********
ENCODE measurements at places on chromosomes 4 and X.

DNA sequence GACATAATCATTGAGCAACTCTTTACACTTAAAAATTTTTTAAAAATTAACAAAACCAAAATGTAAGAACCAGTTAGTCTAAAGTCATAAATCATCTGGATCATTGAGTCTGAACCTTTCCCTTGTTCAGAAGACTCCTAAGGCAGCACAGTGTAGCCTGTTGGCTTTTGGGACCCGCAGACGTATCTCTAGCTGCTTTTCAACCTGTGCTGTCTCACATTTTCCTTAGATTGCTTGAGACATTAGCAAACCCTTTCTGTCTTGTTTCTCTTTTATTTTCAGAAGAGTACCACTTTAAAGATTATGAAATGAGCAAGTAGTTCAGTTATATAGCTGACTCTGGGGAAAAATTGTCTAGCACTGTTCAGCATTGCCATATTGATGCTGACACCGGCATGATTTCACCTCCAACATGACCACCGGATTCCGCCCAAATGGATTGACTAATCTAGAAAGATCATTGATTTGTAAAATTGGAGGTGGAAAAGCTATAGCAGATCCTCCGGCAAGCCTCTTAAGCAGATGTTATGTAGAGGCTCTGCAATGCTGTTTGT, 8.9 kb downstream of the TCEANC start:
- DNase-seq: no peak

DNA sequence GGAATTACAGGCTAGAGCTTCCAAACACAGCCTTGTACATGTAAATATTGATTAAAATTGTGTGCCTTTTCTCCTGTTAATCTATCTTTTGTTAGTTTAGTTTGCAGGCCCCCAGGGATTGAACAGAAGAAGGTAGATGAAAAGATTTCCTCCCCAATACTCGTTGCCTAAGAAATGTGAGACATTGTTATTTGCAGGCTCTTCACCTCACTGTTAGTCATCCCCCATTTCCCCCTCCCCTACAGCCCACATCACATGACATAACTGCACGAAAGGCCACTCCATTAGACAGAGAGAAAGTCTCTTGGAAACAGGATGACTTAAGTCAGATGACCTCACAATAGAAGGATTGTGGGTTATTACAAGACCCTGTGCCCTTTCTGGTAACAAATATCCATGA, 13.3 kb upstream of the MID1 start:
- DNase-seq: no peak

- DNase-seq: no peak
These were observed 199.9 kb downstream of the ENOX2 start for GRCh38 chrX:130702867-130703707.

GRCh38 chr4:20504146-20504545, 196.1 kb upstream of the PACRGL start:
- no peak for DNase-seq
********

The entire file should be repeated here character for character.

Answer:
ENCODE measurements at places on chromosomes 4 and X.

DNA sequence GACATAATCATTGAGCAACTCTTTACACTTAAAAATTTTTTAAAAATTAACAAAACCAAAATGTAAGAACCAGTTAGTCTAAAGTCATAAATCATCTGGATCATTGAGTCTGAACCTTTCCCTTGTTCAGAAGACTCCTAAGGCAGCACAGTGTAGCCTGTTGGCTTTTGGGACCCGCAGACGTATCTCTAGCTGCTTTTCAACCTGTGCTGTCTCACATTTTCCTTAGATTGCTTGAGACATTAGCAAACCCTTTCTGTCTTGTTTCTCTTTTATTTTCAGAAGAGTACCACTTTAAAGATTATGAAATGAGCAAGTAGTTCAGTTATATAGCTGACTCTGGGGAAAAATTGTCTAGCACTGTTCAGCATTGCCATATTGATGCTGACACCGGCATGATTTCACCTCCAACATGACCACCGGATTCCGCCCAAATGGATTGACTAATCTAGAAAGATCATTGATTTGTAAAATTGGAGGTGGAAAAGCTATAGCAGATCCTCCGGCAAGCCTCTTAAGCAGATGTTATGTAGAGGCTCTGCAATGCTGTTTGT, 8.9 kb downstream of the TCEANC start:
- DNase-seq: no peak

DNA sequence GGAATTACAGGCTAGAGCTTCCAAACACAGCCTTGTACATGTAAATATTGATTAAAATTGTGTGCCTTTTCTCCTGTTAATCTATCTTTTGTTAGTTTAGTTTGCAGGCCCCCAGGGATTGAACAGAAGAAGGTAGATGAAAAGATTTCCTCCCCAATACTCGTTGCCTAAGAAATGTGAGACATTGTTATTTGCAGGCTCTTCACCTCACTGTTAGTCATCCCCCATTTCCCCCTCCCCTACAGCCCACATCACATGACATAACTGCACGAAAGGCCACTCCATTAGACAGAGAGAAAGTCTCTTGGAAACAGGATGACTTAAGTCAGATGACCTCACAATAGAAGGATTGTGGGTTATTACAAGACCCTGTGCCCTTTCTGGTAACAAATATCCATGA, 13.3 kb upstream of the MID1 start:
- DNase-seq: no peak

- DNase-seq: no peak
These were observed 199.9 kb downstream of the ENOX2 start for GRCh38 chrX:130702867-130703707.

GRCh38 chr4:20504146-20504545, 196.1 kb upstream of the PACRGL start:
- no peak for DNase-seq